ST PETER — The kindergartners filed into the cafeteria just as quietly as mice Friday morning.
Luckily, they didn’t look like mice, though, because there were several feathered carnivores that would have made meals of them, as Mike Billington of the University of Minnesota Raptor Center quickly taught the kids.
Billington had four raptors to introduce to the students of South Elementary Early Learning Center in St. Peter — a bald eagle, a red-tailed hawk, a peregrine falcon and an owl.
“Want to know a secret? These birds are afraid of you,” Billington said, adding that due to the kindergartners’ “grizzly bear” size compared to the birds, they’d think the students would want to eat them for lunch. “Are you going to eat my birds today?”
“Noooooooooooooooo,” they said.
Just as promised, the kindergartners kept “frozen like icicles” as to not upset the birds, and one by one Billington brought the raptors out, offering interesting and disgusting information about their hunting, eating and even pooping habits.
As Billington taught the kids about the prey of red-tailed hawks, such as rats, mice squirrels and bunnies, he fed one perched on his hand with pieces of dead rat. When the peregrine falcon came out for a visit, Billington fed her a dead, fuzzy baby bird, allowing her to demonstrate that the prey’s beak (a potential weapon) is the first to be consumed.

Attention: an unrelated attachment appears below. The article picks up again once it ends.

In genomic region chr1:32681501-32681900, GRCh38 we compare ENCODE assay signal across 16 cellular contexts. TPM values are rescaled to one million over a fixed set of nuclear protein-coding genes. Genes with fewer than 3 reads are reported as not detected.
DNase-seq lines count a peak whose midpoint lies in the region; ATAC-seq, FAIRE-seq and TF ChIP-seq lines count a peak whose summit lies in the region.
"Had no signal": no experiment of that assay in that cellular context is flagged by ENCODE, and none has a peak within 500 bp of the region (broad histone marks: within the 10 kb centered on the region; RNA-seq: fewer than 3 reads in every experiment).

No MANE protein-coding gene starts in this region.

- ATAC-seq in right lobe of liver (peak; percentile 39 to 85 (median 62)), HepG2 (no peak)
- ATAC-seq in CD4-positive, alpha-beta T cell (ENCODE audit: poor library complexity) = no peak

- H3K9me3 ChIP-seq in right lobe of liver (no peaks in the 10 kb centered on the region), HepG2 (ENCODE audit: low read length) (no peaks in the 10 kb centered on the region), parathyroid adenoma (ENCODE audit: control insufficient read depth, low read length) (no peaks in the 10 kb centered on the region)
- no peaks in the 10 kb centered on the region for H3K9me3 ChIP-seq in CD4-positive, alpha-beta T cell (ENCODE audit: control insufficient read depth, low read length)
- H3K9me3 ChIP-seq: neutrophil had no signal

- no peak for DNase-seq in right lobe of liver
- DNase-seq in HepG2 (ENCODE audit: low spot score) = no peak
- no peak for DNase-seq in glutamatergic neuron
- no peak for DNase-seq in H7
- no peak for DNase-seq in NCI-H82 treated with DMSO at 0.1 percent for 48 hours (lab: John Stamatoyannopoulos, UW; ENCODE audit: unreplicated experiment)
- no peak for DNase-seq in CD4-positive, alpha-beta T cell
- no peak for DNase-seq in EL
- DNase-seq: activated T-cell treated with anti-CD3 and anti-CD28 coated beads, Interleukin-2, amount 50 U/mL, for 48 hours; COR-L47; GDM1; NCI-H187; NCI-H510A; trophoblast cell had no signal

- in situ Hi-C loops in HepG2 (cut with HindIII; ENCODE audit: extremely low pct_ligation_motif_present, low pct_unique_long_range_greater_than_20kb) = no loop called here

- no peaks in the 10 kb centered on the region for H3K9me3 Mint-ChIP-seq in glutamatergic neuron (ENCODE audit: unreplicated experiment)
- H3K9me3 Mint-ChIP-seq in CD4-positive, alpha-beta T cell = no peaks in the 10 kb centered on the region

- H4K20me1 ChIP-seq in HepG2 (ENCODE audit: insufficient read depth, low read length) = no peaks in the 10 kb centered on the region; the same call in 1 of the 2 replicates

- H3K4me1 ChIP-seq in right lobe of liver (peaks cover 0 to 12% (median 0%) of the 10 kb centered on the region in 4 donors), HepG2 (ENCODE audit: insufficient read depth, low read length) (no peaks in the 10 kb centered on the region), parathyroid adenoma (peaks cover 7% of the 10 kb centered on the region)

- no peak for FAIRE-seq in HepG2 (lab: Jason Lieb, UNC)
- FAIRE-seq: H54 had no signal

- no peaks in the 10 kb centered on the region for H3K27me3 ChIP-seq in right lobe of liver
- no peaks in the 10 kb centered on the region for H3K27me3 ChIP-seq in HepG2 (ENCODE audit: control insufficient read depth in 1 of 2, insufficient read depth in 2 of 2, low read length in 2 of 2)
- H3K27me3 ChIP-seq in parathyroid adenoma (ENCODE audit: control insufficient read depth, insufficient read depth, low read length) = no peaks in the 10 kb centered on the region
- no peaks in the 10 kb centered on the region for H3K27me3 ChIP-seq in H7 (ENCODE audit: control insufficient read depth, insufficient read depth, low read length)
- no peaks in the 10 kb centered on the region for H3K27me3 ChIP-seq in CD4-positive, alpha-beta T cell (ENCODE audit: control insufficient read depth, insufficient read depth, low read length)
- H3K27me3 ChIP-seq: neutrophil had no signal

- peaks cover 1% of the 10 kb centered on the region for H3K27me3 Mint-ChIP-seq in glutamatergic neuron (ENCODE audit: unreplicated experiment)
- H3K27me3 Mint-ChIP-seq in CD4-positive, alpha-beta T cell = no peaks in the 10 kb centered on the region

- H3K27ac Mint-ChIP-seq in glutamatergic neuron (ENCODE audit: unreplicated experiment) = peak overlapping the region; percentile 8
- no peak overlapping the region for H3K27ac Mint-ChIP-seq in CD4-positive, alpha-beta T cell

“She’s holding her food with her feet and she’s eating the head first,” Billington said, who got the biggest kick out of seeing the falcon slurp down the innards.
“I saw the whole thing,” a boy said from the front row.
Billington said the Raptor Center only has one vulture, which is the fifth kind of raptor. The bird is older — in its 30s — and had to stay behind. But maybe that was best, because its habits might not be suitable for a place where kids eat lunch.
“They throw up when they’re scared,” Billington said. “And they poop on their legs when they’re hot.”
“Ewwwwwwwwwwww,” the kids said together.